Okay, I get it! Now, how do I put this practice of the Tao, you know, into practice?

Understanding that I can no longer allow myself to be led by my senses, I begin trusting my inner vision; this is like a leap of faith, my friends. When you are looking inside yourself, all you will see, to begin with, is darkness. How can I trust this? Wait for it. Let your eyes get adjusted to the dark, so to speak. Clarity will come, if you will wait for it. If you get antsy, impatient, your heart will remain troubled. The practice of the Tao takes patience. It takes knowing how to yield. But if you will wait it out, you will find the source of your strength, your own light. It was there all along. We just let our minds be closed and our hearts be overwhelmed by desires. That is why there was so much darkness. But, now that you have found your own light, you can use it to return to the source of light.

Congratulations, you are now practicing eternity. It is a whole other realm of existence. Now, you are seeing what is before and beyond the way things seem to be. You see your fellow beings as yourself. You aren’t resisting anymore. All things are issuing from the Tao. All things are returning to it. You are at one with that flow, as it goes through you, inside and outside. You don’t just feel the love, you are the love.

What Is In The Very Nature Of Things

Every being in the universe
is an expression of the Tao.
It springs into existence,
unconscious, perfect, free,
takes on a physical body,
lets circumstances complete it.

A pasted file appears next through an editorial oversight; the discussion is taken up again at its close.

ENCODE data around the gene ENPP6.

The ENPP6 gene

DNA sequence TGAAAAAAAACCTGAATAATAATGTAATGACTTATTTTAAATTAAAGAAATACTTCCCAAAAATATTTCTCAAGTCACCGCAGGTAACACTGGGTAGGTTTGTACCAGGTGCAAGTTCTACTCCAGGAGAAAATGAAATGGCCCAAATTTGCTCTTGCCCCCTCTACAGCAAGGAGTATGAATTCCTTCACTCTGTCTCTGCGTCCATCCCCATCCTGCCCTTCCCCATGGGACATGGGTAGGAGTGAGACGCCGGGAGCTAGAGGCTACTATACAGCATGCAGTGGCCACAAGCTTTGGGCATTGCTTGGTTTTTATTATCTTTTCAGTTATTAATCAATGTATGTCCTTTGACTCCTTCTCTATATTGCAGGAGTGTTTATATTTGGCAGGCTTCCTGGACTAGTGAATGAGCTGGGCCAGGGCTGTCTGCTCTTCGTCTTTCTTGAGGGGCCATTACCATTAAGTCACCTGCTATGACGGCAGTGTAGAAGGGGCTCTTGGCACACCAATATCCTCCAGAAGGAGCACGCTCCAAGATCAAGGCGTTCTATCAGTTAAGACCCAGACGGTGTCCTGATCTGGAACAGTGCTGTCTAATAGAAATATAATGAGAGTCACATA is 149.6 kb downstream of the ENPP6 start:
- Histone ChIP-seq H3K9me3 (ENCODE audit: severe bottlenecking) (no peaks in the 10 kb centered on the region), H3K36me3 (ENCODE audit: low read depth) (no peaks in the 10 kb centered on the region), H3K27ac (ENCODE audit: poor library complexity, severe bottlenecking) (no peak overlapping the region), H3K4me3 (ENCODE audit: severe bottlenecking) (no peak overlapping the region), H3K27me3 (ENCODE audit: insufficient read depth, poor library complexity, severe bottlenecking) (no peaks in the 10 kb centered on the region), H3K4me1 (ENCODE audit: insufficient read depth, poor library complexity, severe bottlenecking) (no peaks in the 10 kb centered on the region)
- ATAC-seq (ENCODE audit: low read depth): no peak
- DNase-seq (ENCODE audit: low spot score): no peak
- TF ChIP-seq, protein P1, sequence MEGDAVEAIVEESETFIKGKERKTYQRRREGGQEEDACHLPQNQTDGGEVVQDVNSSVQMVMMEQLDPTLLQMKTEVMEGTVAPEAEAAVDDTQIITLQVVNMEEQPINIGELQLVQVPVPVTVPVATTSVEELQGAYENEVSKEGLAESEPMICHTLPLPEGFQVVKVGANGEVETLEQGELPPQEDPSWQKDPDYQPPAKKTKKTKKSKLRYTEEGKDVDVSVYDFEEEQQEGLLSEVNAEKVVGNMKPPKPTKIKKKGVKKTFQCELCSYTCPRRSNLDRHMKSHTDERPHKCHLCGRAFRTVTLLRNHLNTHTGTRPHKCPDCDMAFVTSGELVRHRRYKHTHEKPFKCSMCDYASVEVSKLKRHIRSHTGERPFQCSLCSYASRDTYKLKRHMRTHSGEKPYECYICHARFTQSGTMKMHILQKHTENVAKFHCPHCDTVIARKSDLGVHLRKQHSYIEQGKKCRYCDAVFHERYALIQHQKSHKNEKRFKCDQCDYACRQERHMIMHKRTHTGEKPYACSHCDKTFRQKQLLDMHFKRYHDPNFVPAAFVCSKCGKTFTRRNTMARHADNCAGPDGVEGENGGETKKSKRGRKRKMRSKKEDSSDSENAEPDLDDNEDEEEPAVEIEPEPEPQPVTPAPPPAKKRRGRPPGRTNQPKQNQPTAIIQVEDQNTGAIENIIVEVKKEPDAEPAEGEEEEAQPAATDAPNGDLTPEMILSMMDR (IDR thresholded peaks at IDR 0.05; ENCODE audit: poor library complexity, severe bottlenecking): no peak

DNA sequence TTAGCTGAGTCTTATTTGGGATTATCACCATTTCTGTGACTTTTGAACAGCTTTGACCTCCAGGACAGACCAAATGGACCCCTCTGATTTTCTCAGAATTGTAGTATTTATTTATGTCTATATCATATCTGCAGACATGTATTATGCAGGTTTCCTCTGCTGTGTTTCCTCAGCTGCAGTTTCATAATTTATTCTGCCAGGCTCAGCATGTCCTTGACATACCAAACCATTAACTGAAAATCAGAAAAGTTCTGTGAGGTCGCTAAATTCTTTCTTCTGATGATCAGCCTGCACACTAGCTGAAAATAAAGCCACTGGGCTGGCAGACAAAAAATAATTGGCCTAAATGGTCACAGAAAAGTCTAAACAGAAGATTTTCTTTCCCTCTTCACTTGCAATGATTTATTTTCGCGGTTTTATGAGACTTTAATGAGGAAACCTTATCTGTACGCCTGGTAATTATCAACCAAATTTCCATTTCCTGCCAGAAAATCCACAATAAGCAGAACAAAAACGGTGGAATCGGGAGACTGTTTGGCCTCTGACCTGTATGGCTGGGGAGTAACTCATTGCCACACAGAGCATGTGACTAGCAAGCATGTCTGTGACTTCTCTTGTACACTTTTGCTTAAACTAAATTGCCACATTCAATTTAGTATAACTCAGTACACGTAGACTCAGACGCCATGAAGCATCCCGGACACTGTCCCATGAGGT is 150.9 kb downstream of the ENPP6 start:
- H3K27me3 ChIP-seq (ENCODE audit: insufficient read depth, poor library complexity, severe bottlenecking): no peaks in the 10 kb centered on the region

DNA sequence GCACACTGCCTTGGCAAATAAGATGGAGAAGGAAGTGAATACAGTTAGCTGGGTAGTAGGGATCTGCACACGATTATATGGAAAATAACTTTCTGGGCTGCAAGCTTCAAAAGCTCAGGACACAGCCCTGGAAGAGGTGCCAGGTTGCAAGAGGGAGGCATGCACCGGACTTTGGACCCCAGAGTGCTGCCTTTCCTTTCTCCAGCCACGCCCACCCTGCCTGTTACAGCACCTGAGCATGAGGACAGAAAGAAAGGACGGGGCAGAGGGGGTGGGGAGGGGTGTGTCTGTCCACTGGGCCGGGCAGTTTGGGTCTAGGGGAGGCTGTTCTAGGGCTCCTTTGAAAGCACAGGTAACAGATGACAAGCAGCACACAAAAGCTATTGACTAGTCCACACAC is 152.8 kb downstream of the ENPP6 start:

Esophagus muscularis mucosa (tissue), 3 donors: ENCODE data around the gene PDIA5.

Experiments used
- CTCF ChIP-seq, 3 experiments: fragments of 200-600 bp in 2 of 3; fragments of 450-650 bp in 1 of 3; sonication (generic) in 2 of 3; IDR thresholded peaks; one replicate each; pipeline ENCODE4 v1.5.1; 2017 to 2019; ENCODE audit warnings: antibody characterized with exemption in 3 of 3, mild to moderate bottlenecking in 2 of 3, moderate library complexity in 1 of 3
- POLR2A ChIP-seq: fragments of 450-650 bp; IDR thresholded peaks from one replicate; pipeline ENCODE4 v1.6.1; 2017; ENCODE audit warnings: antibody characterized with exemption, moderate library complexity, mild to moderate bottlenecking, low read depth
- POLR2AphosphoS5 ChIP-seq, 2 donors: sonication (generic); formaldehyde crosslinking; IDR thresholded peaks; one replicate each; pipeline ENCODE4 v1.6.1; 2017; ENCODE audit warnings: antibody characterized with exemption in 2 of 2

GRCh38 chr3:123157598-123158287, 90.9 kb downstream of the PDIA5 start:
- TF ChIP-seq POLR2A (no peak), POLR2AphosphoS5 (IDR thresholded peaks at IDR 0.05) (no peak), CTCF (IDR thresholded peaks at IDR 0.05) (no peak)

That is why every being
spontaneously honors the Tao.

The Tao gives birth to all beings,
nourishes them, maintains them,
cares for them, comforts them, protects them,
takes them back to itself,
creating without possessing,
acting without expecting,
guiding without interfering.
That is why love of the Tao
is in the very nature of things.

-Lao Tzu-
(Tao Te Ching, chapter 51, translation by Stephen Mitchell)

Yesterday, we talked about how knowing we are going to die, and being ready for death, free us to hold nothing back from life. Today, Lao Tzu weighs in on the universal question, “What is the meaning of life?”

Every being in the universe is an expression of the Tao. I understand that for some, life seems to be without meaning. But, let me assure you, things are not what they seem to be. My life has meaning, your life has meaning. From the least to the greatest, all beings are connected to each other through the Tao. We are all manifestations of the Tao; and that is what gives our life meaning and purpose. We may all start out unconscious of this meaning and purpose. But we are all perfectly ourselves, from the moment we sprang into existence. And, we are free to discover, for ourselves, what gives our existence meaning and purpose. We, all, do this by taking on a physical body, and letting circumstances complete us.

If there is any question of what volition we have in all this, the second stanza explains a little more of what “letting circumstances complete us” means. Don’t be surprised at how spontaneously it all happens.